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EVMs tampering issue: Arvind Kejriwal wants ballot paper in civic polls, EC says EVMs are safe

Delhi Chief Minister Arvind Kejriwal has taken a cue from BSP supremo and expressed reservations about electronic voting machines and sought the use of ballot papers in the upcoming civic polls.

BT Online | March 15, 2017 | Updated 16:52 IST
Arvind Kejriwal says EVMs tampered. But, here's why EC believes it's safer than ballot papers

The allegations of Bahujan Samajwadi Party (BSP) chief Mayawati and Aam Aadmi Party (AAP) leader Arvind Kejriwal over the possibility of Electoronic Voting Machines being tampered in the assembly elections has led to a debate on the functioning of these machines.

On the day elections results were out, Mayawati alleged that the BJP had tampered the voting machines as the party had surprisingly won seats in Muslim-dominated areas.

Now, even Delhi Chief Minister Arvind Kejriwal has taken a cue from BSP supremo and expressed reservations about electronic voting machines and sought the use of ballot papers in the upcoming civic body polls in the national capital.

"It is because of EVM tampering that 20 to 25 percent vote share for AAP was transferred to the SAD-BJP alliance," Kejriwal alleged. "Election Commission should count slips of VVPAT (Voter-Verified Paper Audit Trail) and match it with figures from EVM results," he said.

Both Mayawati and Kejriwal could just be bitter losers as the Election Comission has a detailed explanation on the merits of EVMs. Here's what it says:

Booth-capturing threats are lesser with EVMs than ballot paper:

Election Commission of India or ECI says that the EVMs are programmed in such a way that the machines will record only five votes in a minute. As recording of votes has necessarily to be through Control Unit and Balloting Unit, whatever be the number of miscreants they can record vote only at the rate of 5 per minute. In the case of ballot papers, the miscreants can distribute all the 1000 odd ballot papers assigned to a polling station, among themselves, stamp them, stuff them into the ballot boxes and run away before the police reinforcements reach. In half-an-hour, the miscreants can record only a maximum of 150 votes by which time, chances are the police reinforcement would have arrived. Further, the presiding Officer or one of the Polling Officers can always press the "close" button as soon as they see some intruders inside the polling station. It will not be possible to record any vote when once the 'close' button is pressed and this will frustrate the efforts of the booth-capturers.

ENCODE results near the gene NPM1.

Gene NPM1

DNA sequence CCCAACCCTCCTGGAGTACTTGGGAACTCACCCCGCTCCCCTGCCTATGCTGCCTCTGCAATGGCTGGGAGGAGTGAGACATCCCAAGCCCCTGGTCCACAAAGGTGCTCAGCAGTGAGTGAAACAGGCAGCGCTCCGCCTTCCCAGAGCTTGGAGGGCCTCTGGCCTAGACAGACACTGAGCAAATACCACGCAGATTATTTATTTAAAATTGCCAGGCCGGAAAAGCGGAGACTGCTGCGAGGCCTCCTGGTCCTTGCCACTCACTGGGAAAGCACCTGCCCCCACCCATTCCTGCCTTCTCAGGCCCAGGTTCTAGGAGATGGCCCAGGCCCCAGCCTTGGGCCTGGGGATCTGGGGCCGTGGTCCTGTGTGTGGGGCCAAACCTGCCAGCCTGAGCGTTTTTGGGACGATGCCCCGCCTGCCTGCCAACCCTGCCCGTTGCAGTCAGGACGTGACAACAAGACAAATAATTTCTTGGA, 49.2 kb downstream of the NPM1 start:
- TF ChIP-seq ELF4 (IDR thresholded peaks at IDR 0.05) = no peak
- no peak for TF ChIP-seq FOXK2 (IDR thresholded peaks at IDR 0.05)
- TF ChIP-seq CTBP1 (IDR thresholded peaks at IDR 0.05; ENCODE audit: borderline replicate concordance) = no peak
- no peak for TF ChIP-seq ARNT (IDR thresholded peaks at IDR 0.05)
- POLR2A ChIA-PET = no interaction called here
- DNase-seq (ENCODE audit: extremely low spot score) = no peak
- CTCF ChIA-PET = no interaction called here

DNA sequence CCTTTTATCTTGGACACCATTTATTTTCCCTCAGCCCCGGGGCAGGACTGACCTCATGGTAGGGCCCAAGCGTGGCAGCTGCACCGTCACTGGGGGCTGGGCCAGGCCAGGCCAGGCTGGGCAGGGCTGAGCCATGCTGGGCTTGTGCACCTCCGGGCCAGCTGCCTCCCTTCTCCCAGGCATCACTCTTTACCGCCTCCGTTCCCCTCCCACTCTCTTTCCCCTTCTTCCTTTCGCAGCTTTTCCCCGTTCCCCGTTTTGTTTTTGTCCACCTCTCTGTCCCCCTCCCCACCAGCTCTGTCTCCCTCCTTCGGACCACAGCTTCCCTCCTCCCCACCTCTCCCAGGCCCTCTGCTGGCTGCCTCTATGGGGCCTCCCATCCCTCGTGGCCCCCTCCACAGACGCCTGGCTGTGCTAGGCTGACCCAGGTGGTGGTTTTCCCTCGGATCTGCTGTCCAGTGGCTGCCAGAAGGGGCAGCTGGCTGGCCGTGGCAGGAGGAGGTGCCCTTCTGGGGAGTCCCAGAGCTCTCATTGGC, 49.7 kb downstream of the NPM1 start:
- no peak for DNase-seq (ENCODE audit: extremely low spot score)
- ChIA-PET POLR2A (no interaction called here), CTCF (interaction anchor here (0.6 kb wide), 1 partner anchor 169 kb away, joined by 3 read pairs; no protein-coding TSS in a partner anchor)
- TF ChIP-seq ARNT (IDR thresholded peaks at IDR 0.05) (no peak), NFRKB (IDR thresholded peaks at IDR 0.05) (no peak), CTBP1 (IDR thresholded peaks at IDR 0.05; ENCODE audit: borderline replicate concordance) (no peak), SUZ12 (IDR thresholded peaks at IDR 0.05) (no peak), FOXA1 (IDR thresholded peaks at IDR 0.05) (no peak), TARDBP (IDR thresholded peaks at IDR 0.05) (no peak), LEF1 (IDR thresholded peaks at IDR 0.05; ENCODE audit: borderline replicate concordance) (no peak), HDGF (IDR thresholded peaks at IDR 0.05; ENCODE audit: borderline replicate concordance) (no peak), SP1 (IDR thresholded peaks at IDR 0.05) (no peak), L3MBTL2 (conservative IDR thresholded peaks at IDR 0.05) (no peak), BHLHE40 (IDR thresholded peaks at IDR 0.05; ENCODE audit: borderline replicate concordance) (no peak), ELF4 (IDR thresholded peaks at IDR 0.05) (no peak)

No possibility of recording votes after close of the poll and before the counting:

ECI explains that as soon as the last voter casts vote, the Polling Officer in-charge of the Control Unit presses the 'Close' Button. Thereafter, the EVM does not accept any vote. Further, after the close of poll, the Balloting Unit is disconnected from the Control Unit and kept separately. Votes can be recorded only through the Balloting Unit. Again the Presiding officer, at the close of the poll, hands over to each polling agent present an account of votes recorded. At the time of counting of votes, the total votes are tallied with this account.

Favor to any particular candidate not possible:

Election Commission writes that the microchip used in EVMs is sealed at the time of import. It cannot be opened and any rewriting of program can be done by anyone without damaging the chip. There is, therefore, absolutely no chance of programming the EVMs in a particular way to select any particular candidate or political party.

EVMs are easy to use for illiterate voters:

Voting by EVMs is simpler compared to the conventional system, where one has to put the voting mark on or near the symbol of the candidate of his choice, fold it first vertically and then horizontally and thereafter put it into the ballot box. In EVMs, the voter has to simply press the blue button against the candidate and symbol of his choice and the vote is recorded. Rural and illiterate people had no difficulty in recording their votes and, in fact they have welcomed the use of EVMs.

EVMs are quick and cost efficient:

Election Commission says that the printing of millions of ballot papers can be dispensed with, as only one ballot paper is required for fixing on the Balloting Unit at each polling station instead of one ballot paper for each individual elector. This results in huge savings by way of cost of paper, printing, transportation, storage and distribution. Secondly, counting is very quick and the result can be declared within 2 to 3 hours as compared to 30-40 hours, on an average, under the conventional system.

No invalid votes under EVMs:

ECI says that there are no invalid votes under the system of voting under EVMs. It also says that in every General Election, the number of invalid votes is more than the winning margin between the winning candidate and the second candidate, in a number of constituencies. To this extent, the choice of the electorate will be more correctly reflected when EVMs are used.

Easy to transport:

ECI says that it is easier to transport the EVMs compared to ballot boxes as EVMs are lighter, portable and come with polypropylene carrying cases.


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